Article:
Even though it’s lost some popularity in the fitness world recently, cardio is important. As it’s full name – “cardiovascular”- suggests, cardio focuses on your heart. And your heart is pretty key to your overall… being alive. Another – less common – term for cardio, however is cardiopulminary training which also highlights the involvement of the lungs. Cardio, then, trains (and improves) your heart and – by extension – your body’s ability to transport nutrients and oxygen throughout your entire system.
Regardless of your chosen sport or training style, then, it’s important to include some form of cardio in your schedule. And this used to be pretty straightforward. When it came to cardio day, you would simply run (or cycle or swim) until you couldn’t run (or cycle or swim) any more. That’s it. Cardio done, right?
Within the past few years, this classic and common approach has come under fire. Let’s take a look at these two battling cardio-camps to understand the pros and cons of each.
What’s the Difference?
The type of cardio mentioned above, where you settle into a speed and stay there for an extended period, is officially called steady-state (SS) cardiovascular training. Since most people need to dial back their pace a little to keep running for long stretches, this is also sometimes called “slow cardio.”
The challenger that has largely replaced SS for many people is high-intensity interval training (HIIT). Although it’s not actually a “new” training method, HIIT was largely ignored until recently when it became popularized by things like Tabata, Crossfit and Insanity – which all have their own takes on the technique. And that’s part of HIIT’s appeal: there is a massive potential for variation. Essentially, in it’s most basic form, HIIT involves short bursts of intensity activity followed by periods of lower intensity. This basic cycle is repeated for the length of the workout.
So, now that it’s clear exactly what we’re talking about, let’s take a look at the specific strengths and weaknesses of each training method.
Pros and Cons of HIIT
The first thing that catches people’s attention – especially for those who normally dread cardio day – is that HIIT workouts are typically very short. A quality HIIT workout can be completed in about 20 minutes. If you’ve ever spent 90-minutes running at the same pace on a treadmill, this is probably a very appealing concept.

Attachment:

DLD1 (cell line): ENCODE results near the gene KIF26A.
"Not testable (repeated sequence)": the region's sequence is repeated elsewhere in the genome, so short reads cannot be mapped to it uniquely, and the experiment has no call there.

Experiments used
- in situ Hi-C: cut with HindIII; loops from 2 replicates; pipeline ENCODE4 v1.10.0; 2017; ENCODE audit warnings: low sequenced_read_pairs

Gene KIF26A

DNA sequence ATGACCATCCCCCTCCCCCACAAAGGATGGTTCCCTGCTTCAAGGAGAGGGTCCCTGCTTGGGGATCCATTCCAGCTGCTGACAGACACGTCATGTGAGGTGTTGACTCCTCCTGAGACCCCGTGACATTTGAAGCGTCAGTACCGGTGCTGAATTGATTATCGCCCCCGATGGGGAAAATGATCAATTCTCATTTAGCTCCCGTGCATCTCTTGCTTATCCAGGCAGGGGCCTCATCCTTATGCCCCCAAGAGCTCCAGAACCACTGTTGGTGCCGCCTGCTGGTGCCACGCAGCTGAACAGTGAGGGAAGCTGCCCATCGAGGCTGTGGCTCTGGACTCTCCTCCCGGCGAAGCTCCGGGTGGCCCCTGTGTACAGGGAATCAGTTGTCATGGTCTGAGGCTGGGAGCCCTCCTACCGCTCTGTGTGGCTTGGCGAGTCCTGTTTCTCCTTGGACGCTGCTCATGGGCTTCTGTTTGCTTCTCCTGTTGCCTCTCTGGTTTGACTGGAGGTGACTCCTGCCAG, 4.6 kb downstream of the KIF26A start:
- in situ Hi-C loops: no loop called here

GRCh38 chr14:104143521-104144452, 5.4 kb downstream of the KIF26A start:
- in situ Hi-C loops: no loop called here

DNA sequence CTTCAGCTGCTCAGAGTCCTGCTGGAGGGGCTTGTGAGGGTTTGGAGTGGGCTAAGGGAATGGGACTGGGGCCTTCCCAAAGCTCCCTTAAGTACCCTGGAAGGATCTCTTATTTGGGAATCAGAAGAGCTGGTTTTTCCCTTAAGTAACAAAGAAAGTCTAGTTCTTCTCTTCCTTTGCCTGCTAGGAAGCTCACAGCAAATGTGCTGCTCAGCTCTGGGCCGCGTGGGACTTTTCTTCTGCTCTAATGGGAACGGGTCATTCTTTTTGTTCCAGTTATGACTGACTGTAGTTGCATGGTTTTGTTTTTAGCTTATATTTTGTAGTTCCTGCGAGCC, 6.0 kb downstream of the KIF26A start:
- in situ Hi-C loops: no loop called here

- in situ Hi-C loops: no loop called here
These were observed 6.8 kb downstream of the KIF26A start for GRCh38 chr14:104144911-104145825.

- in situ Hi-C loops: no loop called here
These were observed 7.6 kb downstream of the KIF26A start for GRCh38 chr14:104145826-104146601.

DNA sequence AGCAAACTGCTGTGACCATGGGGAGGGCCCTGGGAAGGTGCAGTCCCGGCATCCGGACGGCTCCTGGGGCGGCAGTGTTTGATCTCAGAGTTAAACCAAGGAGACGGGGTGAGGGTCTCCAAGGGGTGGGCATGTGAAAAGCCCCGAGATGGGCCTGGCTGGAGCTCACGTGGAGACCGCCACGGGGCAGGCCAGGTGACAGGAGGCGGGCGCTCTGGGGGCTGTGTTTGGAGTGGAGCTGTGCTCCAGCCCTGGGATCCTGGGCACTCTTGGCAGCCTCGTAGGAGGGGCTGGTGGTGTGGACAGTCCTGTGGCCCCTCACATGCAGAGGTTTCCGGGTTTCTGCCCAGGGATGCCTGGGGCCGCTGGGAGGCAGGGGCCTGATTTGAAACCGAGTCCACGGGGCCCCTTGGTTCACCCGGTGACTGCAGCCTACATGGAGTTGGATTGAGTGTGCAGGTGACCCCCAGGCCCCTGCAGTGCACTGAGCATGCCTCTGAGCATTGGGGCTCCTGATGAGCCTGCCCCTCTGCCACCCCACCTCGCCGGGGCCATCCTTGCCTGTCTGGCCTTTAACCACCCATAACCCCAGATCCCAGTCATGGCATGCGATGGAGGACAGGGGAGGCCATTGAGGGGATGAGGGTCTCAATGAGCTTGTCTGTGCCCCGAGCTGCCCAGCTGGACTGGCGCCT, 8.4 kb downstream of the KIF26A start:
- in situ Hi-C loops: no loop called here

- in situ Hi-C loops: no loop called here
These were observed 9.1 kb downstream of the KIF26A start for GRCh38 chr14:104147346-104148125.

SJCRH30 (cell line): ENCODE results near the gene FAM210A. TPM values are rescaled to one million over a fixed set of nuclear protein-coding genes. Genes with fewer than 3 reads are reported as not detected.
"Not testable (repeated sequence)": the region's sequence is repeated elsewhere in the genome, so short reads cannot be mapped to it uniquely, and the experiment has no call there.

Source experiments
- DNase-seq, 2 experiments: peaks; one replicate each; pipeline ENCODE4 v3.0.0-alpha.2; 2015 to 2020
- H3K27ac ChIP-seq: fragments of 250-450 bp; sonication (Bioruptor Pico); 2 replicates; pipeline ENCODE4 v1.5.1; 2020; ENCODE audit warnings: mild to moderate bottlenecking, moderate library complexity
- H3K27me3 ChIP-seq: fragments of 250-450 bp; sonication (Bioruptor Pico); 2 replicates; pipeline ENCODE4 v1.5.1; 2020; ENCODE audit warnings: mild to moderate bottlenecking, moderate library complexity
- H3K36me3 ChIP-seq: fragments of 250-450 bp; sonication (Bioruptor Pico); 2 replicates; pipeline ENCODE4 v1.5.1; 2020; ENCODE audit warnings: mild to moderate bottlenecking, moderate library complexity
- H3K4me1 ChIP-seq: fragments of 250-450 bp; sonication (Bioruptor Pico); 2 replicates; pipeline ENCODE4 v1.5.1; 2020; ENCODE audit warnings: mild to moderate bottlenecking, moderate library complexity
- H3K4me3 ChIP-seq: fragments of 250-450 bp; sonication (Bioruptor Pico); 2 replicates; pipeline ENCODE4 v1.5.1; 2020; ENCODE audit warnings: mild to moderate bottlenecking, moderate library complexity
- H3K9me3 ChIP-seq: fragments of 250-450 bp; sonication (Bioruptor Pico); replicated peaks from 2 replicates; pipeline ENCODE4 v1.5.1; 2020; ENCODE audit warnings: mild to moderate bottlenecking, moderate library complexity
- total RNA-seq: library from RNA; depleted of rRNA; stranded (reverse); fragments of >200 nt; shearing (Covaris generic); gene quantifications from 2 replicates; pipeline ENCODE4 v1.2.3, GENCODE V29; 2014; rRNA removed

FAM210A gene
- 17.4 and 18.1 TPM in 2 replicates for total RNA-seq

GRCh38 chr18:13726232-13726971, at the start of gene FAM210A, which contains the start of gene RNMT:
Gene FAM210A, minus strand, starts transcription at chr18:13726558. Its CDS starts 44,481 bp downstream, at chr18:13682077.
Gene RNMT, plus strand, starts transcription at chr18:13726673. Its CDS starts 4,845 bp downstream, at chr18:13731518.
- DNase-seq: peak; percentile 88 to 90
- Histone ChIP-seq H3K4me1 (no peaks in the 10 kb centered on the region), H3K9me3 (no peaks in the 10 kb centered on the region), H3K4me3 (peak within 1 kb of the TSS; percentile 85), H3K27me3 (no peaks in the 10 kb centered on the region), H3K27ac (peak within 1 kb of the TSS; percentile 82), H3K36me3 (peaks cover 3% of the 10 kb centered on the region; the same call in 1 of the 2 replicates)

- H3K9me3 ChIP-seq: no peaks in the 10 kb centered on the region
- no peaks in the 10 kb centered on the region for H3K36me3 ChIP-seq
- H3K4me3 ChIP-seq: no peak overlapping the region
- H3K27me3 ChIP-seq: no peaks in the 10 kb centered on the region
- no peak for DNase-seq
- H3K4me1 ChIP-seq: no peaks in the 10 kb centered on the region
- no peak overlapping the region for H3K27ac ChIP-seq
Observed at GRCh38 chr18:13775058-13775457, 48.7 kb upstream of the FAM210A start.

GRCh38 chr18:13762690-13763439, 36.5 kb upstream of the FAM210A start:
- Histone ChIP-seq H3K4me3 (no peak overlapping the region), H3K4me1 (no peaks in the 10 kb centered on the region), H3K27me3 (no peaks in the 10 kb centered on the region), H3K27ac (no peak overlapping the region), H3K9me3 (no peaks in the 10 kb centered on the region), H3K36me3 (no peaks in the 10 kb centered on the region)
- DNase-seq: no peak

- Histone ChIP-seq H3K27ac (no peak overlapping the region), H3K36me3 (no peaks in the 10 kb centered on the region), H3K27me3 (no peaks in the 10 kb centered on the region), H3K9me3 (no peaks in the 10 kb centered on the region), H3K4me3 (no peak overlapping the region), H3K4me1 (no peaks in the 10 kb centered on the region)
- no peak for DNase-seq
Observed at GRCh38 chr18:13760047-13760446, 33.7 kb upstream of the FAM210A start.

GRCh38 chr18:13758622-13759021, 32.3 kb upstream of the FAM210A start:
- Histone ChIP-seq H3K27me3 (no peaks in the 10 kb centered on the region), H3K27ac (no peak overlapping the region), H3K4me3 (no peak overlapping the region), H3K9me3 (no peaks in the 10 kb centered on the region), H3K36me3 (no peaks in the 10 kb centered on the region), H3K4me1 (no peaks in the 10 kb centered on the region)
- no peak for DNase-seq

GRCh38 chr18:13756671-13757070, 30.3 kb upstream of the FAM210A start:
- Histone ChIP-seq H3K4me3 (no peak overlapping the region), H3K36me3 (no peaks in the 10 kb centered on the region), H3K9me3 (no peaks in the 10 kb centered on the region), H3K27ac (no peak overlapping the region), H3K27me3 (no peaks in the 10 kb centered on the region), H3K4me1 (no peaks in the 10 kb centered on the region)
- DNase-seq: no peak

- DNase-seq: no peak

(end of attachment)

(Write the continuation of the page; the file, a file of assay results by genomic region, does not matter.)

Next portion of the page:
Thanks to those bursts of sprinting, HIIT also involves a strength component that is lacking from SS routines. This effect is increased in programs like Crossfit that actually incorporate weightlifting. Along with just making things more challenging, this feature produces two great results. First, HIIT burns more calories in less time. Second, the activation of more muscle fibers means that you will continue to burn more calories even after your workout is over. One study found that women who did just 20-minutes of HIIT lost 3x times more fat than those that did 40-minutes of SS.
And then, of course, HIIT will help to increase endurance and overall athletic performance. But, not in the same way that SS will – as we’ll consider a little later.
Before you totally ditch SS for HIIT, remember what HIIT stands for: High intensity interval training. HIIT is hard and, as such, may not be the best choice for beginners or those with preexisting heart conditions. Many HIIT routines are also relatively high-impact which would make it a poor choice for those with injuries or joint problems.
Pros and Cons of SS
It should be made clear, though, that SS is still a totally viable way to lose weight. To a point. As you run, your body adapts and that workout gradually becomes less and less challenging. This means that, eventually, that same run will no longer have the same effect on you and you will have to run faster and for longer to burn the same amount of calories. While this isn’t impossible, it could be a limiting factor if you don’t have a lot of time to commit to your workouts.
There are also plenty of experts – backed by studies – that claim that too much cardio could actually be making you gain weight instead of losing it. Those extended sessions could make your body think that you are in danger, causing it to release cortisol (AKA “the stress hormone). Among it’s many functions, cortisol causes your body to hold on to fat and generally slow your metabolism down.
Long-lasting SS sessions could also cause your body to turn on your muscles for fuel – another result of cortisol. Since you work hard for those muscles, this is not what most would term a “desirable result.”
All that being said, if you’re an endurance athlete, SS training is the way to go since it is solely focused on building cardiovascular endurance – HIIT is more of a crosstraining effort. When training for an endurance event, then, you’ll probably spend the vast majority of your training time engaged in SS cardio – which makes complete sense.